Published: July 4th 2012July 3rd 2012
Today is my final day in Rwanda, so what have I learnt about the place?
Travel-wise, the North - Musanze and the Parc National des Volcans are well geraed towards the independent traveller, it is easy to get to by bus and easy to get around, although it is expensive by African standards, Kigali is alos an easy place to get around although it can be confusing as it lacks street signs and the roads wind back and forth around the hills. There is a big push on to improve the roading and singposting in Kigali. The south of the country is much harder to travel independently although with time and patience it can be done, expect to pay the same price (5200 Rwf) for a bus from Gisakura to Butare as you would from Gisakura to Kigali which is at least twice the distance. If you want to get off the beaten track to do some of the trails in the Nyungwe forest etc it might be best to do it with a tour company.
People-wise, the young people in Rwanda are open and friendly, the older ones less so and you wonder if they witnessed the rape, mutilation & murder of loved ones, OR, more likley that they were active particpants in the orgy of violence. Given the weapons used, mainly clubs and machetes with a few rifles and grenades added to the mix and the fact that over the course of 100 days over 1,000,000 people were slaughtered and you begin to understand that a large majority of those now over 35 must have been active participants in the killing.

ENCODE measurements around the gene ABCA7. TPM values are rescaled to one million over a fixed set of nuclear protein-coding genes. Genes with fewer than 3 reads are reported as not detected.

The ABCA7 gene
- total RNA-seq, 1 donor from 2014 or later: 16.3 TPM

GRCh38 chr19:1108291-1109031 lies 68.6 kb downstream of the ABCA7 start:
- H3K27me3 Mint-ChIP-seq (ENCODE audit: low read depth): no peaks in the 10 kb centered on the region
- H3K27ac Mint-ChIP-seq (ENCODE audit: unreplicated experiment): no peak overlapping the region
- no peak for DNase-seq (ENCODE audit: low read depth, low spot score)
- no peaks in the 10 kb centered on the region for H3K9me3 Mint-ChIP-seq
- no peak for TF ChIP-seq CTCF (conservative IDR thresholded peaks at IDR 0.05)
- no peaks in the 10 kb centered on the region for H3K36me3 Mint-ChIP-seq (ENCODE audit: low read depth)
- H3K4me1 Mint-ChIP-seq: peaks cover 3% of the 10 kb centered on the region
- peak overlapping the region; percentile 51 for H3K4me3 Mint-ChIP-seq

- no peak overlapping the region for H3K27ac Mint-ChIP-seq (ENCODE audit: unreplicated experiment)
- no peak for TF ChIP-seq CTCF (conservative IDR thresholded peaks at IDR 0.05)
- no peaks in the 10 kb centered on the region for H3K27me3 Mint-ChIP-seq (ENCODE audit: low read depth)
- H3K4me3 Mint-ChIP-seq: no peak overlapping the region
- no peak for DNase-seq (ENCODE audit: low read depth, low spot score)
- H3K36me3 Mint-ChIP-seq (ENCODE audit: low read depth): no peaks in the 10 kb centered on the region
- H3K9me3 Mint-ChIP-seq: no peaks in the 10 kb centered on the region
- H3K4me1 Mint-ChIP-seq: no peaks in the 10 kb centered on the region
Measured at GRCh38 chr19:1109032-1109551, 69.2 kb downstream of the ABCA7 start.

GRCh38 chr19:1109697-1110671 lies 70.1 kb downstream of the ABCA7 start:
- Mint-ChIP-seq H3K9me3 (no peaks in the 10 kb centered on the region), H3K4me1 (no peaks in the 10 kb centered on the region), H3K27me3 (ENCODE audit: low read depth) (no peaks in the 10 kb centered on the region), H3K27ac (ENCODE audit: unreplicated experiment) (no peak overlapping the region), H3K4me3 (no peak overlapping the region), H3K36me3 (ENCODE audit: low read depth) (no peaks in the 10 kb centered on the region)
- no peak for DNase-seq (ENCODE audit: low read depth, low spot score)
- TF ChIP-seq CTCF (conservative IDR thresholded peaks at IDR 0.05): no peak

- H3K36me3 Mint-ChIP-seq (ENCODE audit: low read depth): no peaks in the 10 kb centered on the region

That said, Rwanda has come a huge ditance in the 18 years since the genocide. There is still a long way to go but there is a definite will and a belief that they will become one of africa's leading lights and I thinkm they'll get there. One of the biggest issues Rwanda currently faces is the continuing conflict in the DRC much of it perpetrated by the same people that instigated the killings in 1994. Rwanda needs to be part of any solution in the DRC but i hope they don't get dragged back into conflict themselves.